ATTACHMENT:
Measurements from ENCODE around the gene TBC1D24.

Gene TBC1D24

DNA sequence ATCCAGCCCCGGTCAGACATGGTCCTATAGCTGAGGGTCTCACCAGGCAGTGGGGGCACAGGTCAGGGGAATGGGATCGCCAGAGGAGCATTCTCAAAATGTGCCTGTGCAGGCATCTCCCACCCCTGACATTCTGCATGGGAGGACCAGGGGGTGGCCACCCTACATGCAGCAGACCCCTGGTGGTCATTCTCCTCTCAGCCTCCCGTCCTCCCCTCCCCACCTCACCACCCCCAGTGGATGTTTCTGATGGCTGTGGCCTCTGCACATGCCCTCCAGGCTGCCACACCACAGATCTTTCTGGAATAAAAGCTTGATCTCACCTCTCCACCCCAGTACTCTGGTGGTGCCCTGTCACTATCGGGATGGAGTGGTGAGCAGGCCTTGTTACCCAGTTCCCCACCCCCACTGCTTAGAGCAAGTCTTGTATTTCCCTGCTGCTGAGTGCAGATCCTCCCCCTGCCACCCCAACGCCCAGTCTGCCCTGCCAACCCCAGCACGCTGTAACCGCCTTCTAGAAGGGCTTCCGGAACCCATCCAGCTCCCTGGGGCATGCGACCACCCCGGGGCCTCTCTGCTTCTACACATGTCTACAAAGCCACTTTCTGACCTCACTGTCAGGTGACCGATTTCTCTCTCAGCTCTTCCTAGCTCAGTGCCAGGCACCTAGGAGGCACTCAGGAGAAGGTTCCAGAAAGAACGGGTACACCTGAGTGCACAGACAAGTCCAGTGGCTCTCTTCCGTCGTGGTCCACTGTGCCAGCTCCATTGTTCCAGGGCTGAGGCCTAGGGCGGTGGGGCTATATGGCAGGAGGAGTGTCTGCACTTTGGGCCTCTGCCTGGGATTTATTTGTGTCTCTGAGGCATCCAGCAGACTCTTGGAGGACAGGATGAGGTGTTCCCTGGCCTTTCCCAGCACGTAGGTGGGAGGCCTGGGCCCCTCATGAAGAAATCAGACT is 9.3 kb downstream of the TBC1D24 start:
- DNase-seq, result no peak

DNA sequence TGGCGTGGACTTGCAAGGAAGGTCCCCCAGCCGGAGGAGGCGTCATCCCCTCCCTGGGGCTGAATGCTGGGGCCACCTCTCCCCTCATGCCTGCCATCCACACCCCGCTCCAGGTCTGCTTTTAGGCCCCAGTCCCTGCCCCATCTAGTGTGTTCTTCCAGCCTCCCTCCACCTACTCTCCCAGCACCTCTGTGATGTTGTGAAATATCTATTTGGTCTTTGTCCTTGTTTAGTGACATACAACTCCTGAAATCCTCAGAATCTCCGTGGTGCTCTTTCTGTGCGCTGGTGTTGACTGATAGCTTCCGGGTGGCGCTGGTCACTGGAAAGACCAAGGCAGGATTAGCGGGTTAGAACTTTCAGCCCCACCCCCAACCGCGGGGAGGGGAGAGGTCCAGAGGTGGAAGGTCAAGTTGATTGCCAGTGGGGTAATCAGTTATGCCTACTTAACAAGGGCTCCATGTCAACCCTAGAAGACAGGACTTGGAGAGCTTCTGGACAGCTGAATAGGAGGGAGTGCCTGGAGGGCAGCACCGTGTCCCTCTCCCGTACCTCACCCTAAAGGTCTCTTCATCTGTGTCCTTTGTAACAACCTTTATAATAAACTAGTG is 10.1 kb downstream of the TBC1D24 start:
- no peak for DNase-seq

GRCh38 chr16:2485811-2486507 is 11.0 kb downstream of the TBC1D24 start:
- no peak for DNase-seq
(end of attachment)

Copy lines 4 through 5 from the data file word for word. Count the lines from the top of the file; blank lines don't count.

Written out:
- DNase-seq, result no peak

DNA sequence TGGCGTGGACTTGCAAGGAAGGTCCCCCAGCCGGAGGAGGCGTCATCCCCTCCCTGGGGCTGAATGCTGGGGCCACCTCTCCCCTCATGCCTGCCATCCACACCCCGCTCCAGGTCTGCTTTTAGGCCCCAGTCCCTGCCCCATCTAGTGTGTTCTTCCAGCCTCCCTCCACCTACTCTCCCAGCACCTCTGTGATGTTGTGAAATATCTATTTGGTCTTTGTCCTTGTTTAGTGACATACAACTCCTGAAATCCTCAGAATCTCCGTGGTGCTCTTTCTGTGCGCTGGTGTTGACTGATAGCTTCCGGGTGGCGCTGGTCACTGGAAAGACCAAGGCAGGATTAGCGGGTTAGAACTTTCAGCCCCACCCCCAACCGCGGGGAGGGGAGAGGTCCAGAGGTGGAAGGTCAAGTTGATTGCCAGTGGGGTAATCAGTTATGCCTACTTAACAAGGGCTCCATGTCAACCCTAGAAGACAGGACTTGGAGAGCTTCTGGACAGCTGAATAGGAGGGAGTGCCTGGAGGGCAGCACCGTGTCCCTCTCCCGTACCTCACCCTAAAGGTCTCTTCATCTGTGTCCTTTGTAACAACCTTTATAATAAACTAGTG is 10.1 kb downstream of the TBC1D24 start: